We’re very pleased to be releasing four brand new songs on this EP by the recently reformed CASE. Following on from their compilation album from last year which brought together all their original early recordings. It’s limited to 500 copies on white vinyl.
CASE formed in Croydon in 1979 after being introduced to each other by Slimy Toad from Johnny Moped. Case played the pubs of south London and finally released their one and only 7”, the ‘Wheat From The Chaff’ EP in 1983, it reached the top of the independent charts and led to them being played heavily on BBC radio including plays by John Peel, Janice Long & Kid Jensen.
Originally, in 1980, CASE played primarily at a (fairly rough) pub in North Croydon, called “The Star” and built quite a following there before larger, occasionally more salubrious, venues beckoned. They famously played at The Rainbow in November 1981 – where smoke flares and buckets of maggots flew into the crowd as the band played, the Marquee Club (where they were banned for playing an encore – the only band to be banned for this since the Rolling Stones), Hammersmith Palais, 100 Club, the BBC Paris Theatre, ICA, & the Woolwich Tram Shed (and Chislehurst Caves!) amongst other less-prestigious venues.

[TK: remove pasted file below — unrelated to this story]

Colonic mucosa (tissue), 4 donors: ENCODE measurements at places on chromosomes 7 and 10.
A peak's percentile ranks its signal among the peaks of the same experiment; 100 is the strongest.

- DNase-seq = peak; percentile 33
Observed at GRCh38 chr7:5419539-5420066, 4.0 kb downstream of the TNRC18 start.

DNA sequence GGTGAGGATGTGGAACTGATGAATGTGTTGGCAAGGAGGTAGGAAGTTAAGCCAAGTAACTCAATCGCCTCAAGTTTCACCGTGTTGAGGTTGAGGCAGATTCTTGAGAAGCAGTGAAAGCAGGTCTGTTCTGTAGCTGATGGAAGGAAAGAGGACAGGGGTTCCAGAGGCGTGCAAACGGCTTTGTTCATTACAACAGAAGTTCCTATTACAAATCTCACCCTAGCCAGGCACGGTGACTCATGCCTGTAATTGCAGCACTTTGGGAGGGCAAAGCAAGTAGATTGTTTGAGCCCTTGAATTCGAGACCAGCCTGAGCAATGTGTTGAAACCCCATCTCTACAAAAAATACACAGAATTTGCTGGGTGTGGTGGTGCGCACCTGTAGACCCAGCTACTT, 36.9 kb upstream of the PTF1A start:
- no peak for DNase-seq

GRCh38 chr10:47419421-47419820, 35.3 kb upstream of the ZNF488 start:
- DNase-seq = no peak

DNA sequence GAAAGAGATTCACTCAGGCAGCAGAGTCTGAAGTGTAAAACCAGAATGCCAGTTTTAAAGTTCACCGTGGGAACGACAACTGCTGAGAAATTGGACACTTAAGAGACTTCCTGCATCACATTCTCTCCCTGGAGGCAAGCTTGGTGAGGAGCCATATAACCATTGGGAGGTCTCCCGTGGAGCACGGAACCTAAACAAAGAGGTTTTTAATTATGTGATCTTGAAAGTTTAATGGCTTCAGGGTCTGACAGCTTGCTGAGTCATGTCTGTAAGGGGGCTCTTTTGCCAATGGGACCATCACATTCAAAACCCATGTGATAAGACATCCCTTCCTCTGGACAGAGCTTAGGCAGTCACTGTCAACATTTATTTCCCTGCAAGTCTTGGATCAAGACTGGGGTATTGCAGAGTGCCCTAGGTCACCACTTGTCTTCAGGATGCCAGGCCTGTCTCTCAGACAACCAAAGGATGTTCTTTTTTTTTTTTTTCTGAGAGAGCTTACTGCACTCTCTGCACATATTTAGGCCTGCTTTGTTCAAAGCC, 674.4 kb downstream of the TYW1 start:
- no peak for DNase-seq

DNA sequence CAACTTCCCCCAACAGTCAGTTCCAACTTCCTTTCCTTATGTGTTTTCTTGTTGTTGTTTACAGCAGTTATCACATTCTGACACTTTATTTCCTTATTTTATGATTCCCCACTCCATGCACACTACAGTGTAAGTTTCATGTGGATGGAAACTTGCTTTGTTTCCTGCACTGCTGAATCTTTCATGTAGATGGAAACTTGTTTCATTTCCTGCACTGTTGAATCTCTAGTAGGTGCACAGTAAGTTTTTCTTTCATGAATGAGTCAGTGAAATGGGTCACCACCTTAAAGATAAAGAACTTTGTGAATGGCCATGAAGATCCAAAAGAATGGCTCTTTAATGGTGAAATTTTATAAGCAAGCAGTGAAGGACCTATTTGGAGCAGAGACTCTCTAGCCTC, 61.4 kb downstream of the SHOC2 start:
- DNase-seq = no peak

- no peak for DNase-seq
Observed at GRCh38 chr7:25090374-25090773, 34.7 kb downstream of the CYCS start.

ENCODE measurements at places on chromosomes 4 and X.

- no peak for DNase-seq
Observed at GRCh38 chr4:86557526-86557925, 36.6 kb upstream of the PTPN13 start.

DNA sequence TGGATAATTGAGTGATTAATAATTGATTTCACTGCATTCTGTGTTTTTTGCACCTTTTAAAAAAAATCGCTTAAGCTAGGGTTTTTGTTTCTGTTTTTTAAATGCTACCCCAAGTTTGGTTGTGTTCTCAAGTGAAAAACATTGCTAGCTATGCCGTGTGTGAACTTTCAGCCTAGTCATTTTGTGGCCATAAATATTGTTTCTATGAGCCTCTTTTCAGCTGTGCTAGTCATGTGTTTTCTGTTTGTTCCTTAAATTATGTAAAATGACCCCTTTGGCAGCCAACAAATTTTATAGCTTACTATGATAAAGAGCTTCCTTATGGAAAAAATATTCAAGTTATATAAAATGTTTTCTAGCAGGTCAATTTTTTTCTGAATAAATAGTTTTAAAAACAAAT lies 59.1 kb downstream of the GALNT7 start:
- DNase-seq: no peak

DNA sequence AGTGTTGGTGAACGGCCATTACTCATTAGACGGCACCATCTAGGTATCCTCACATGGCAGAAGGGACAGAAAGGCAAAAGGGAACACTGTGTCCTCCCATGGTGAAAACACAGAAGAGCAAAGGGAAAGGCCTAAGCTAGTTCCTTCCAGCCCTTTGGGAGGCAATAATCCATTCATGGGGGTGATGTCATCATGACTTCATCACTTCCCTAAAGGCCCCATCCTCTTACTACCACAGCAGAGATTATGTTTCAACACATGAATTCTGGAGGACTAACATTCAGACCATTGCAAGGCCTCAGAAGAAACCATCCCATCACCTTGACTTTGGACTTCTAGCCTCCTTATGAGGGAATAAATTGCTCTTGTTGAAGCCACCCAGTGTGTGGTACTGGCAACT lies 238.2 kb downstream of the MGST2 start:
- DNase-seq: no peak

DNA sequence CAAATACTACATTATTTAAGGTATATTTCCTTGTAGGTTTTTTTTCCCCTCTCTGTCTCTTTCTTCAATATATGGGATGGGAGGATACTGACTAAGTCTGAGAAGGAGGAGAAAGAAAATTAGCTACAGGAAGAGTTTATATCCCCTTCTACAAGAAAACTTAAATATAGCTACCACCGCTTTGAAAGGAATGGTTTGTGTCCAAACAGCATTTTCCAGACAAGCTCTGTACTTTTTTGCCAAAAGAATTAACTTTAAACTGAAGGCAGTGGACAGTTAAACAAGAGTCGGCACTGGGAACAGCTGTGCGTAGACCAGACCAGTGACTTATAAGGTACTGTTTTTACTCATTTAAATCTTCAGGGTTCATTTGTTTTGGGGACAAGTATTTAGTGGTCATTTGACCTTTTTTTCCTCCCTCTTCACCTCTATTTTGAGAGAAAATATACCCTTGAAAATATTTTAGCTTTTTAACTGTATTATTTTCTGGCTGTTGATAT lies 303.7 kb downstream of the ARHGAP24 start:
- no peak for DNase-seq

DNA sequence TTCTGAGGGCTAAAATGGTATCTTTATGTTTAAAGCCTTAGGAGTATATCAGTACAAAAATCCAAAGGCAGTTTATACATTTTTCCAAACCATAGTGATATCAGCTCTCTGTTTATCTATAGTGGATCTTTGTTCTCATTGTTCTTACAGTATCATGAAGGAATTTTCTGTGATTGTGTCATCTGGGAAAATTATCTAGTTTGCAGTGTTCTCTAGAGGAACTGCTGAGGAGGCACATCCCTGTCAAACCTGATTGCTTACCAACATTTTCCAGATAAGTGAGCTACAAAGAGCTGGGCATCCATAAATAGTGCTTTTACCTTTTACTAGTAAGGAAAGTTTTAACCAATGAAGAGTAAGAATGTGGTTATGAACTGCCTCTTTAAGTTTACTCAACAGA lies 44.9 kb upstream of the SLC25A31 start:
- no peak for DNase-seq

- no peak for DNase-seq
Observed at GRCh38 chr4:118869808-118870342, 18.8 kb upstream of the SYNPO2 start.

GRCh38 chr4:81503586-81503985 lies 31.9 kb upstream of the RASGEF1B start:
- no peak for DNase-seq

With better management who knows where CASE may have ended up – as it is – they retain a legendary status among the legions of punk/ska fans…and graffiti historians.
Back in 1981 case had a vociferous and die-hard following who, in substantial numbers, took to daubing the walls with graffiti championing their support for the band. These expressions of support for the band are now the stuff of social commentary – see, for example, the New Cross item at transpont.blogspot.com.
Something about CASE seemed to attract fanatical fans, several claiming to have seen every gig, since the early days in Croydon, and one in particular who, whilst working in London, spent his lunchtimes visiting public toilets all over the city – unrolling the rolls of toilet paper and writing CASE on each sheet on the roll, with a biro, before rolling them up again. These were strange times.